Now, the people would soon be conquered by Assyria, and the people of Judah would face destruction at the hands of the Babylonians. Soon all the people of the earth would face God in judgment. Micah encouraged the people to not trust anyone because bitterness, corruption, and treachery had poisoned the community of the Lord’s people. Their enemies were most likely in their own households. In the midst of all this, Micah prays with a psalm of hope and confidence in the Lord. The prophet confidently trusts in God to be his light. Even in deep difficulty Micah would trust, knowing that because of the Lord’s provision his enemies would not be able to overcome him. God’s Spirit gave him the power and confidence to perform his prophetic task. While some see Micah as the speaker here, there are others who believe Israel is the voice speaking in verses 8-9. “I have sinned” is the confession of the people in saving faith. The prophet and other godly people recognize their own failure and yet they trust in the Lord for redemption. The Lord’s righteousness brings salvation and rescue for His people. The enemy will see and offer up a taunt, asking where is the Lord your God? This taunt rebuked God and those who trusted Him. God had promised always to be with His people and their leaders. God was dishonored by these taunts, and He would act to clear His name. The people of Israel knew they would suffer indignities at the hands of their enemies in the period of divine judgement. But, God’s judgement was designed to bring about His people’s repentance.
Micah turns hopeful in verse 11. The NIV begins “The day for building your walls will come, the day for extending your boundaries.” That day includes 538 B.C. when Israel began to return from exile in Babylon. It is also a pointing toward the final restoration of God’s people. As the nations flow to a renewed Israel, God’s purposes through Abraham will be fulfilled. But before their restoration, Israel must be disciplined. The land will be empty and desolate because the people have left the land and gone into exile. The people’s wickedness brought on God’s judgements. Ultimately, the Lord promised to completely renew Israel, His special possession. Judgement would not mean the destruction of hope, but a cleansing so that true hope could prevail. The restoration would be God’s work alone as he restored the remnant of His special people and removed their guilt by His love, compassion, and faithfulness.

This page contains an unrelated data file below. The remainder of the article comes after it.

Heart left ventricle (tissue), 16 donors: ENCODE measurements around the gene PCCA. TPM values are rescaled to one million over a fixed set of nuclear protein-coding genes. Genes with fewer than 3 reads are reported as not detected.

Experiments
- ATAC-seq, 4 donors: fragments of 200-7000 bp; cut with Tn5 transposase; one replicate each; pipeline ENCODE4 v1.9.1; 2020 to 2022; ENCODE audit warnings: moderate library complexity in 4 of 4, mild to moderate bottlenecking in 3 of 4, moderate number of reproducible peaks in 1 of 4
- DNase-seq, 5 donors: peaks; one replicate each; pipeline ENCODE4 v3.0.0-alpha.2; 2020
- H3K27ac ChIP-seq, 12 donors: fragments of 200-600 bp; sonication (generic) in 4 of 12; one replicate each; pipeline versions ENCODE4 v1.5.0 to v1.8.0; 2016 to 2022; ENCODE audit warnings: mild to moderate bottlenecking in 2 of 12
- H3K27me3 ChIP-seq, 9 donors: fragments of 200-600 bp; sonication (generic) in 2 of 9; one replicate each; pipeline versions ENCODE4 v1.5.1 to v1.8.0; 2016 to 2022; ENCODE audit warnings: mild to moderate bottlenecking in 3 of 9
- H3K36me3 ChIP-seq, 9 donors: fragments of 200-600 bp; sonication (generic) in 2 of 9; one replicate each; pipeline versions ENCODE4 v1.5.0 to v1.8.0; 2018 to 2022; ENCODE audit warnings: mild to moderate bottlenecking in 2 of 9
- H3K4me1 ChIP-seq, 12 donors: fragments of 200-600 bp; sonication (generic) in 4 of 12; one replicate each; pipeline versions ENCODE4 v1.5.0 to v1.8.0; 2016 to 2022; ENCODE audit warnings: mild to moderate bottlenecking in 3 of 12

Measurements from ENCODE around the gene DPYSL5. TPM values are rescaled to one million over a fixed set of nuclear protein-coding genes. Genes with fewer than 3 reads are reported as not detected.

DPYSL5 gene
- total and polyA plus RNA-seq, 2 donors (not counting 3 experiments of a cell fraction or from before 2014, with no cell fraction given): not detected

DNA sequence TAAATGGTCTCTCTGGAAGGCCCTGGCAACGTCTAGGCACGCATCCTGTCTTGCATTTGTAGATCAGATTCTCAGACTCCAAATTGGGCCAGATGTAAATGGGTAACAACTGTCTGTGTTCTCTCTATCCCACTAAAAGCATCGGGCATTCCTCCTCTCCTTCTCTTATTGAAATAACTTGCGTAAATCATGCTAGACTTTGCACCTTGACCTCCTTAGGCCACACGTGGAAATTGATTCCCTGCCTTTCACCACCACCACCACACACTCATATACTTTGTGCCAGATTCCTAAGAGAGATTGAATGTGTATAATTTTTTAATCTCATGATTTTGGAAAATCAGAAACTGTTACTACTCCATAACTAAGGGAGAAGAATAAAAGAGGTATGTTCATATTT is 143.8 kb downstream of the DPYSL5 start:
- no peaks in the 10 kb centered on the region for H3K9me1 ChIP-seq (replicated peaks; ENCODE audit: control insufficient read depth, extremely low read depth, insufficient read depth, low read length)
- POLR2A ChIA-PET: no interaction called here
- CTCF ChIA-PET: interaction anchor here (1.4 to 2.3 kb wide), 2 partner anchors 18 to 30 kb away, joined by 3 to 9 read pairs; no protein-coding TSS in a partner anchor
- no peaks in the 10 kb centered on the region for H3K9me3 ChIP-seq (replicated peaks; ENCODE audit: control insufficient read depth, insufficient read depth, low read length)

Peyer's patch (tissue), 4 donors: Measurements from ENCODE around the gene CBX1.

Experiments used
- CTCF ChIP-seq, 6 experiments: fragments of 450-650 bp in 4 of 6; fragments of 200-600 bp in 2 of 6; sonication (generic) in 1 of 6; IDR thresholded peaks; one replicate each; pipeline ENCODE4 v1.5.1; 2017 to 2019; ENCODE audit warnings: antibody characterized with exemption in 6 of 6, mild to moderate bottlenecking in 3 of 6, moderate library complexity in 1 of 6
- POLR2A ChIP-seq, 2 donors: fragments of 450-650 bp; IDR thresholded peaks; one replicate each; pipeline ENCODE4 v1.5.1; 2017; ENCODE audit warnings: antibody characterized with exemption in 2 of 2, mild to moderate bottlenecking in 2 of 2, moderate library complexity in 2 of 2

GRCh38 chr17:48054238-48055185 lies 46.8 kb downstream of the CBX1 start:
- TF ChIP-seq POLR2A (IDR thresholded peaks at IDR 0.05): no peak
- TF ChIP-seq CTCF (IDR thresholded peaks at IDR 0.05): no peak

Micah prayed that God the Shepherd would care for His flock. He also prayed that the greatest wonders of the relationship between God and His people at the time of the exodus would be realized now. With a shepherd’s staff, an ancient Near Eastern Shepherd would protect his sheep from wild beasts. Micah prayed that God would protect His people from hostile Gentile nations. Bashan and Gilead, east of the Jordan River were part of the Lord’s earliest gifts to the Israelite tribes of Reuben, Gad, and Manasseh. Assyria annexed these territories and took these tribes away in the 700’s B.C. Israel’s ownership would be expanded and restored. Israel’s enslavement to sin and to other nations, called for mighty miracles to happen. The response of the wicked nations to the renewed mercies of God on His people would be terror. The nations would be humiliated because they had taunted Israel in the day of its trouble. The promise that all nations would be blessed by the descendants of Abraham would be fulfilled in this restoration of God’s special people. These nations were like snakes. The nation had struck at the heel of Israel. The prophets regularly depicted foreign nations as poisonous, deceitful serpents. Now these nations would be humbled. Crawling and eating dust were both metaphors for defeat and humiliation.
The last verses, 18-20, provide a brief summary for Old Testament theology. God is unique. There is no one and nothing else like Him. Because of His unfailing love He does not destroy His people whom He judges. Instead He restores them. His faithfulness means that He can be trusted to do good regardless of the cost to Himself. God’s character is unequaled among the gods of the nations. His actions and words spring from His character. God pardons, shows compassion, triumphs over people’s sins, and seals those sins away. The Lord’s unfailing love moved Him to choose Israel from the beginning, consistent with His covenant faithfulness to Israel’s ancestors. By His unfailing love, God continues to offer hope to those who trust in Him. Verse 20 speaks of the patriarchs. God made covenant promises to Abraham, Isaac and Jacob. The Lord had sworn to fulfill His promises to the patriarchs. God would not and could not leave His promise unfulfilled.
In His Grip
Pastor Matt W